From left, clockwise: Corie Maue, Carmen Micheli, Sue Richter, Linda Kissam Debbie Wiens and Laura Plant

On August 28, 2010 , I quit drinking alcohol. This decision proved to be problematic as I am locally known as Mrs. WINEormous – wine writer, blogger and  avid taster. I knew I would be making some lifestyle changes but was determined to maintain my social and professional contacts.

Initially I stopped attending Tuesday afternoon wine tastings.  Then I turned down tasting events. The last to go was my beloved Women’s Wine Council, a monthly gathering of 6 writer friends who meet to taste and review wines, creating our own customized food pairings. It is a jovial group with lots of lively conversation, unbridled opinions and more often than not, brilliant insights.  Four months I spent, observing my friends from afar resigned to my fate as a staunch nephalist (abstainer from alcohol.)

I bemoaned my fate to Mr. WINEormous – why  do I have to choose between my health and my wine? Then I got new A1c blood test results that monitor my diabetes. For the first time in more than twenty years I was re-diagnosed as a CONTROLLED diabetic. My thrill to receive this news overcame any desire to drink. I sailed through the holidays,concocting festive mock-tails and still pairing food and making wine recommendations for all.

I kept my faith that I could and would return to wine and food writing once again.  Sure enough. I received an email invitation from Linda Kissam, wine council leader, inviting me to return, this time to bring a non-alcoholic beverage and food pairing to bridge a selection of Smoking Loon wines.  I was ecstatic.

First I surveyed the selected wines. Smoking Loon is an offering from Don Sebastiani & Sons. The Women’s Wine Council (WWC) were to taste five of these reasonably priced (under $10) wines – 2008 Chardonnay, 2009 Pinot Noir, 2009 Merlot, 2009 Cabernet Sauvignon and 2009 Old Vine Zinfandel.  Since it was January, I decided to contribute a hot spiced cranberry cider, using traditional wine mulling spices.

My food pairing, selected to “bridge” the wines and cider, was a spicy hominy, green chile and cheese casserole created by a Southern Facebook friend. I eagerly entered the tasting determined to make intelligent and insightful contributions as a nephalist.  I do not think this would have been successful if I had never tasted wines before.  This time I relied solely on color and smell of the wines, taking a glass with a small pour – observing, swirling and aggressively sniffing each wine.  Then I took a bite of the selected food pairing – sniffing, chewing, letting it linger in my mouth as I inhaled the wine aroma once again, then swallowing.  I reluctantly, but cheerfully passed my glass on to a neighbor as I worked my way through the five wines.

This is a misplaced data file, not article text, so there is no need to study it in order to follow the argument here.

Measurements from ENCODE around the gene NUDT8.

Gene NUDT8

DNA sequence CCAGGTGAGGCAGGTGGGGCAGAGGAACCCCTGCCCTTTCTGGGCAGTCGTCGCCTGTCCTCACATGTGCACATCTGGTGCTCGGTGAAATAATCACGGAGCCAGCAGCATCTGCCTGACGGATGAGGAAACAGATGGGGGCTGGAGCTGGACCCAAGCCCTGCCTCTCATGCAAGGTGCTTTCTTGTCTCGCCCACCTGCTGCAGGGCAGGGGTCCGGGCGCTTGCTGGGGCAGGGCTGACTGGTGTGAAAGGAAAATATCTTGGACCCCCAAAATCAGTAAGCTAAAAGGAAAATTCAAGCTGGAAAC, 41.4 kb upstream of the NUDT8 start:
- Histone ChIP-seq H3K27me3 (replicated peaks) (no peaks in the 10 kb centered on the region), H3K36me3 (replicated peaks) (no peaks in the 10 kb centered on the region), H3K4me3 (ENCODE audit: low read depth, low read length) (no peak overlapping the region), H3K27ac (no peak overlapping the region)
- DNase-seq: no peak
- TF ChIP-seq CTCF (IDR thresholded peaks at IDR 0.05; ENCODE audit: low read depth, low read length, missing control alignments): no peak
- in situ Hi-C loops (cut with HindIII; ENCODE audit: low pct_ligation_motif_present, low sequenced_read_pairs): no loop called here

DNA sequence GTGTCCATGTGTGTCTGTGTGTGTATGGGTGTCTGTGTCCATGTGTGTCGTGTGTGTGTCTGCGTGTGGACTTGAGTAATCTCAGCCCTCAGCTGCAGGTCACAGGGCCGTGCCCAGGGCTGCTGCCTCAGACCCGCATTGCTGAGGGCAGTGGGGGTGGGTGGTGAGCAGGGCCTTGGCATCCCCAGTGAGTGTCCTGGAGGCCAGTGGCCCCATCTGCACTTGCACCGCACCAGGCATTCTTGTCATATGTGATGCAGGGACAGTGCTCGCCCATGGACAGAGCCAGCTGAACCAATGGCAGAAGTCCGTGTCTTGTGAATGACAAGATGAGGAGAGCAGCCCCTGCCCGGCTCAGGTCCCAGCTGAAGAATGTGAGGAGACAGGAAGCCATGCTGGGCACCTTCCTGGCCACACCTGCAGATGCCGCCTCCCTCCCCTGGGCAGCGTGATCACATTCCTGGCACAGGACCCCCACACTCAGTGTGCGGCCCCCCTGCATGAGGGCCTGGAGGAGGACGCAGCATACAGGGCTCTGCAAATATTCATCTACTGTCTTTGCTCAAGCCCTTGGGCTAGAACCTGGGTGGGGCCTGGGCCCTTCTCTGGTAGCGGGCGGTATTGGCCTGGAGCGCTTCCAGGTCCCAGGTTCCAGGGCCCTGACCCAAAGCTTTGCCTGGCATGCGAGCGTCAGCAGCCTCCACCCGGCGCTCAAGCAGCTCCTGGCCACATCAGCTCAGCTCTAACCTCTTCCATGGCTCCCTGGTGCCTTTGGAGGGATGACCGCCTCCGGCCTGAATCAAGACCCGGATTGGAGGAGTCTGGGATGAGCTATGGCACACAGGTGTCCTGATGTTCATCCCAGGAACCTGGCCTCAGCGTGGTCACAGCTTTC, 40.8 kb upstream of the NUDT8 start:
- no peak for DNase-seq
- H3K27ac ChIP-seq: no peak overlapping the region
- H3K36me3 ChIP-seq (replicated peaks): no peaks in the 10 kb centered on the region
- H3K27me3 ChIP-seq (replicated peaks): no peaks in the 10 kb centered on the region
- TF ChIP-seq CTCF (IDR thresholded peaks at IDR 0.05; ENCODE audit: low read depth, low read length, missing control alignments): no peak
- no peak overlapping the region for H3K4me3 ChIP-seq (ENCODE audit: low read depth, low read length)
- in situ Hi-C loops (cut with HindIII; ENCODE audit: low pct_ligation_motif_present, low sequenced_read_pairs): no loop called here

The Chardonnay was delightful to smell with both tropical and citrus nuances.  I judged it to be crisp and very food friendly.  It paired nicely with my Hominy Casserole, as well as mushroom risotto. The Pinot Noir was described as being fruit-driven with spicy notes. My sniff test detected an intriguing complexity.  I tried some sage cheese, wine-cured olives and dried fruit, finishing off with a piece of homemade fudge – all very friendly to my olfactory senses and my companions’ taste buds. A fruity, yet herbal scented Merlot led me on to pieces of meatloaf, more cheeses and fig jam and crackers.  The tasters also gave a nod to these pairings.

I was on a roll with my fine-tuned “sniffology.”  Next came the earthy dark fruit of the Cabernet Sauvignon.  Savoring the rich aromas I stuck my nose deep into the wine glass, paused, and bit into an apricot sage shortbread cookie. Ah, nirvana.  This was the unique combination I had been seeking.  Now I was full-on smelling, tasting, snorting, nibbling, sniffing, savoring everything in sight.

Verging on sensory overload I approached the final wine, a 2009 Old Vine Zinfandel. Now back in the day a good California Zin was one of my go-to favorites. I eagerly breathed in the familiar aromas of rich raspberry with a hint of cinnamon and cloves. I could picture the gnarley, twisted old vines with their earthiness and pungent leathery smells. I could mentally taste this wine and knew it would be my favorite paired with anything on the table but ideally embracing the rich sinful fudge – 3 kinds of fudge – plain, with nuts and with dried fruit.

I would love to stop here and say all agreed with my pairing choices and I reigned triumphant but alas there was one thing that tasting had over smelling – the finish.  All tasters agreed that the initial sip held all the promise I perceived  but the finish on the palate didn’t deliver.

What did I learn from this experience? I still love to share the friendships surrounding wine and all of its nuances. I still love to prepare  and enjoy food that has been created to complement wine. I think I was a better listener at this tasting, relying and considering the opinions of everyone before making snap judgements of my own.I believe I was able to participate, make a contribution and most of all enjoy the experience. Thank you Women’s Wine Council for encouraging me to remain Mrs. WINEormous Thanks to Corie Maue for the photos.